Your walking style reveals your aggression, says study

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walking style

It is known that body actions, such as body language, can reflect personality traits. But now researchers find that how we walk can show who we are too. The finding is newly published in Journal of Nonverbal Behavior.

Researchers from University of Portsmouth in the UK conducted the study. They used biomechanical research techniques to examine how personality traits are manifest in gait.

Twenty-nine adults took part in the study. Participants walked on a treadmill at their natural speed. Researchers analyzed their chest and pelvis movements, as well as speed of gait.

After that, participants completed personality questionnaires, including a Big Five measure and an aggression questionnaire.

The Big Five personality traits include Openness to experience (I am curious about the world), Conscientiousness (I like rules), Extraversion (I like to talk about feelings), Agreeableness (I want to help other people), and Neuroticism (I am easy to get nervous).

Researchers found that gait related to several personality measures. The magnitudes of upper and lower body movement were associated with physical aggression in individuals, especially in women.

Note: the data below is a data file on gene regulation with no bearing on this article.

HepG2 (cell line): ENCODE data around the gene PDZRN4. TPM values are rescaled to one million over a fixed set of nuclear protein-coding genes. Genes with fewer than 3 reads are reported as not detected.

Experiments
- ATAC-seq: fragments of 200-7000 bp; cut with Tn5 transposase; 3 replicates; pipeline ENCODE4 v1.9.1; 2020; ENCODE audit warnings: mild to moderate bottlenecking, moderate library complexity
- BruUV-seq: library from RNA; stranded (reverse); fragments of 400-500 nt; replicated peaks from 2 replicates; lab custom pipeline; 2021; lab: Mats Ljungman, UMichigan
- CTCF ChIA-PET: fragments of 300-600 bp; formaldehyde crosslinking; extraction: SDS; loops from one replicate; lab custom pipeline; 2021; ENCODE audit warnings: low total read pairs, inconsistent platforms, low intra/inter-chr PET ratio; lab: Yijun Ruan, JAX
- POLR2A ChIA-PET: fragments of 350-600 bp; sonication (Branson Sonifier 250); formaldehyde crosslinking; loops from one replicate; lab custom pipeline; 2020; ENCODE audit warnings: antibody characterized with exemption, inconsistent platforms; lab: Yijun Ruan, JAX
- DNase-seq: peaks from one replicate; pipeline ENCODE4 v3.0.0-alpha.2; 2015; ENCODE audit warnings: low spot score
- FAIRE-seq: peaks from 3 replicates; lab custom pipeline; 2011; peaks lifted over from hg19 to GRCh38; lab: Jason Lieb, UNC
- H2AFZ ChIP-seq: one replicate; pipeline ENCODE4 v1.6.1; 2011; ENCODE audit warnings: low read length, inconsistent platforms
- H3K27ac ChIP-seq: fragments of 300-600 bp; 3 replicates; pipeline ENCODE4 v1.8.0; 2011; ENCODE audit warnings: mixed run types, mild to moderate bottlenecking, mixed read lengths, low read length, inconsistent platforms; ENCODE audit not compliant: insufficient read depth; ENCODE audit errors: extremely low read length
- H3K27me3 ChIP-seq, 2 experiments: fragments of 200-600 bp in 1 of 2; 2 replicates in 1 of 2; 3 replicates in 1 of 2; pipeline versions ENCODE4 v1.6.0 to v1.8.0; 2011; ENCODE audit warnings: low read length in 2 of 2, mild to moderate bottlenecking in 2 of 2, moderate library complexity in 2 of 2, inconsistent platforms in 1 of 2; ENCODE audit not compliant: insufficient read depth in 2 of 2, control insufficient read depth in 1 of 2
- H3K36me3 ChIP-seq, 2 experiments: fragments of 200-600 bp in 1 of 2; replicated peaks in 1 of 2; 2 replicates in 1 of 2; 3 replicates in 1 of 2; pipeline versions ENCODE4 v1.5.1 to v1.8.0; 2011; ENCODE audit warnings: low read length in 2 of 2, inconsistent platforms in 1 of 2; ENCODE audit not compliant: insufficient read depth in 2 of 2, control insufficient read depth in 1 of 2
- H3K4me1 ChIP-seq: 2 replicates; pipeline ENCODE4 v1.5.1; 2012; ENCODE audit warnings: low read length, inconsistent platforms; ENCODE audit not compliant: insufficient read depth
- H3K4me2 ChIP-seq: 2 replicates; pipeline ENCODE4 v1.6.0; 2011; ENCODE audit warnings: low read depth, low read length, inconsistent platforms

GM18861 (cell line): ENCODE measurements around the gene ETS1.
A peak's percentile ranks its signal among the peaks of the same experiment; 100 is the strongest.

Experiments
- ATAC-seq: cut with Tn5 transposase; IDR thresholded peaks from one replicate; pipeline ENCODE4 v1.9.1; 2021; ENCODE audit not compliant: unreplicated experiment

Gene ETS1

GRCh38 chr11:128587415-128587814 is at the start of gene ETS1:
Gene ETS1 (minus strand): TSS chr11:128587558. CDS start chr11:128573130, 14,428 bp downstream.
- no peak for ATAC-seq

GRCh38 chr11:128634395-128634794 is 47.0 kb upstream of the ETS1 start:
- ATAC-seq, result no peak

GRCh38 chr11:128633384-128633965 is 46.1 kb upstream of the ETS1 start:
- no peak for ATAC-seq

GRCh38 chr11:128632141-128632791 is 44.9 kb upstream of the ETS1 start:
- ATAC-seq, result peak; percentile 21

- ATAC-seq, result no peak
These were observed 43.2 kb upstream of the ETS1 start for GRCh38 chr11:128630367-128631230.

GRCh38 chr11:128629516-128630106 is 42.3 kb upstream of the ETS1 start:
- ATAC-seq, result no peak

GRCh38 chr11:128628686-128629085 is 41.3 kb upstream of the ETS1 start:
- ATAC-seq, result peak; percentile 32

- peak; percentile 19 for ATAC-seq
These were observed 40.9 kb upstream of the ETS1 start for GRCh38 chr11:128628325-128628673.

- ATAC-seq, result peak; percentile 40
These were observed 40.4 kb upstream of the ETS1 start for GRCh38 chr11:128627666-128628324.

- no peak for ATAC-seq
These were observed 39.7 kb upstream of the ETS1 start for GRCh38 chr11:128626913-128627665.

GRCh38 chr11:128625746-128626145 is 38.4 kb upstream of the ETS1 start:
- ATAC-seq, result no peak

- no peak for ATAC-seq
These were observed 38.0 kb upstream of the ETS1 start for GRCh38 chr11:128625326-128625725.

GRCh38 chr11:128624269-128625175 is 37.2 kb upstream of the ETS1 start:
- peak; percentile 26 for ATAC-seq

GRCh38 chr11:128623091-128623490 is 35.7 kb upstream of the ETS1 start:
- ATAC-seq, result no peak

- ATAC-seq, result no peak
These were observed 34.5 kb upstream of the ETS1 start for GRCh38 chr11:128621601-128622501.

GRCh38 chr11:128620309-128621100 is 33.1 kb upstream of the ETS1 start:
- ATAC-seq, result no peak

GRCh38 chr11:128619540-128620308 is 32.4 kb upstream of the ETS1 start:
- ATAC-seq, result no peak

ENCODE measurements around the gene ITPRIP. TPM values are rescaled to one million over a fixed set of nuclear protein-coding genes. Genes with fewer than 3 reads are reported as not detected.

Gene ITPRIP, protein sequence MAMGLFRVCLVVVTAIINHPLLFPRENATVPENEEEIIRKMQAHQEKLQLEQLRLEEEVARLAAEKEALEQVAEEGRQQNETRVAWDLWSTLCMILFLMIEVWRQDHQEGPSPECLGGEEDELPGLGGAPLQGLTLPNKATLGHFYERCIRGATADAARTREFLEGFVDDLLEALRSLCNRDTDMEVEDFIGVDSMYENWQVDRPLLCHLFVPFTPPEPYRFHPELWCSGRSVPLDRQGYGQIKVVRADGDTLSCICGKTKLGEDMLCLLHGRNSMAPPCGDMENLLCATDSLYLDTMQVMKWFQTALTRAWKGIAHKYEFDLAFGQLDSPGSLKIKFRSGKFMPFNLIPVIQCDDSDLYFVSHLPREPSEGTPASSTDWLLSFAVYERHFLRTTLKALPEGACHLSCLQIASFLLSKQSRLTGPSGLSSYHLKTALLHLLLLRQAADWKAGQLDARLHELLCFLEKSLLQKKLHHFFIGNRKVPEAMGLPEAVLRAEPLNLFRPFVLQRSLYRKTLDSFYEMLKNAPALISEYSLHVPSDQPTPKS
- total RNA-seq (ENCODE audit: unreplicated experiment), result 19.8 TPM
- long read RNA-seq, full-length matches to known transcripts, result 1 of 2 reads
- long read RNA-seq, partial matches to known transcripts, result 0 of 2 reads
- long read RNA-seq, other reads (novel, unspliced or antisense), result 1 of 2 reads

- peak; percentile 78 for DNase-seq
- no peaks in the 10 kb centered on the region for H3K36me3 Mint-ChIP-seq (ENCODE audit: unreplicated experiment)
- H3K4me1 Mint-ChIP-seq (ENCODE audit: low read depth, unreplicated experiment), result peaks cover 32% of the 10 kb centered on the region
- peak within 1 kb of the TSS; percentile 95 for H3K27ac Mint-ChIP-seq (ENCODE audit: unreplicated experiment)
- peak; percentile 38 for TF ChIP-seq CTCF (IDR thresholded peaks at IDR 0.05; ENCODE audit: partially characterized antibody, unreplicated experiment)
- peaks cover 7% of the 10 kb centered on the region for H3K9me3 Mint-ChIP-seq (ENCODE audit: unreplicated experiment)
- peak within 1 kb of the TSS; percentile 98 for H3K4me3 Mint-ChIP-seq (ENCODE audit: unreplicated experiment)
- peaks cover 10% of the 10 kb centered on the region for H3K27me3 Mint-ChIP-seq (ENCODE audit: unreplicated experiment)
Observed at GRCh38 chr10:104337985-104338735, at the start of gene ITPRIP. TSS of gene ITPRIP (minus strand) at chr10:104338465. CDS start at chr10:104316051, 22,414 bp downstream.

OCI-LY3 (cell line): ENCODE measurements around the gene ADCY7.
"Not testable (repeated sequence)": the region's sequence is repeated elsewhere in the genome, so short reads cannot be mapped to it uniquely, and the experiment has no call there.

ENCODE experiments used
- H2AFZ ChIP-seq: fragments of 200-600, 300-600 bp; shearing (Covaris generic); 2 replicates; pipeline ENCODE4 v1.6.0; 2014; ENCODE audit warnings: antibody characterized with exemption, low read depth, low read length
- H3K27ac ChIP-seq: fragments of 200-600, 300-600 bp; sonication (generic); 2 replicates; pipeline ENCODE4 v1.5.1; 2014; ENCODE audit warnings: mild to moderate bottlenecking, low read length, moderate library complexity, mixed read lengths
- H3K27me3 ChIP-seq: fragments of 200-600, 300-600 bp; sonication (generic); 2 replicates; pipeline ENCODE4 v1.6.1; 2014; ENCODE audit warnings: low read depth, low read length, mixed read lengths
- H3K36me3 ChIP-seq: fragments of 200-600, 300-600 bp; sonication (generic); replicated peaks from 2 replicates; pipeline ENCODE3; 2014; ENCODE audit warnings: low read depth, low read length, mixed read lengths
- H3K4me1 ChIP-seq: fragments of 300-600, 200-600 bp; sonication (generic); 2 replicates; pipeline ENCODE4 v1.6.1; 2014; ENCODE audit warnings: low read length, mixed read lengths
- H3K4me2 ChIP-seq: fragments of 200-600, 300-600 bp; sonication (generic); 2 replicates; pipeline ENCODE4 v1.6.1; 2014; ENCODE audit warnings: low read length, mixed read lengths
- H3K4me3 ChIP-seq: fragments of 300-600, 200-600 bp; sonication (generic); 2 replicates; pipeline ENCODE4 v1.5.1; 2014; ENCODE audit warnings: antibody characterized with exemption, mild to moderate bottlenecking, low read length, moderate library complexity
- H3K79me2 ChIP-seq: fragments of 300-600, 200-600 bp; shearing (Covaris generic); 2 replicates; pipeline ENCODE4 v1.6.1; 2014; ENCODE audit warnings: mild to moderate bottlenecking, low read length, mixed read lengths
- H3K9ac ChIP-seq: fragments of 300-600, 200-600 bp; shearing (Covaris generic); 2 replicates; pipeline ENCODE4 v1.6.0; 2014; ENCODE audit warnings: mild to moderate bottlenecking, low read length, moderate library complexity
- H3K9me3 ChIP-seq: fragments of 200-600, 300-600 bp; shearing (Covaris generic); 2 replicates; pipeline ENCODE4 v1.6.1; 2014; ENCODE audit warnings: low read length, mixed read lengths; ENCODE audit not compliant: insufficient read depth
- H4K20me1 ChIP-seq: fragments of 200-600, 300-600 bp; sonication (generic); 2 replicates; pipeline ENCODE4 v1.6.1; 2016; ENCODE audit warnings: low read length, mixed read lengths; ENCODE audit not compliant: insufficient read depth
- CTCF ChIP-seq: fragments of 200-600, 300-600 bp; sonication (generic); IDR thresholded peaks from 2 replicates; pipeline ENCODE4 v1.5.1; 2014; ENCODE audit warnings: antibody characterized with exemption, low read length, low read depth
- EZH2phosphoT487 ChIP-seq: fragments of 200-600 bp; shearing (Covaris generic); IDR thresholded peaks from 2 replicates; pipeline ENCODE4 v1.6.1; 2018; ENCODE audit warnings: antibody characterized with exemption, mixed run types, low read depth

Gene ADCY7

A person showing exaggerated body movement in walking is more likely to be physically aggressive.

Researchers suggest that in a natural walking, the body rotates a little because the left foot moves forward, the left side of the pelvis moves forward with the leg, the left shoulder moves back and the right shoulder moves forward to keep balance. But when the body rotation is large, the walk becomes aggressive.

The finding may be used to help prevent crime. For example, if CCTV observers can recognize the aggressive walk, they might be able to recognize impending crimes.


Citation: Satchell L, et al. (2016). Evidence of Big Five and Aggressive Personalities in Gait Biomechanics. Journal of Nonverbal Behavior, published online. doi: 10.1007/s10919-016-0240-1.
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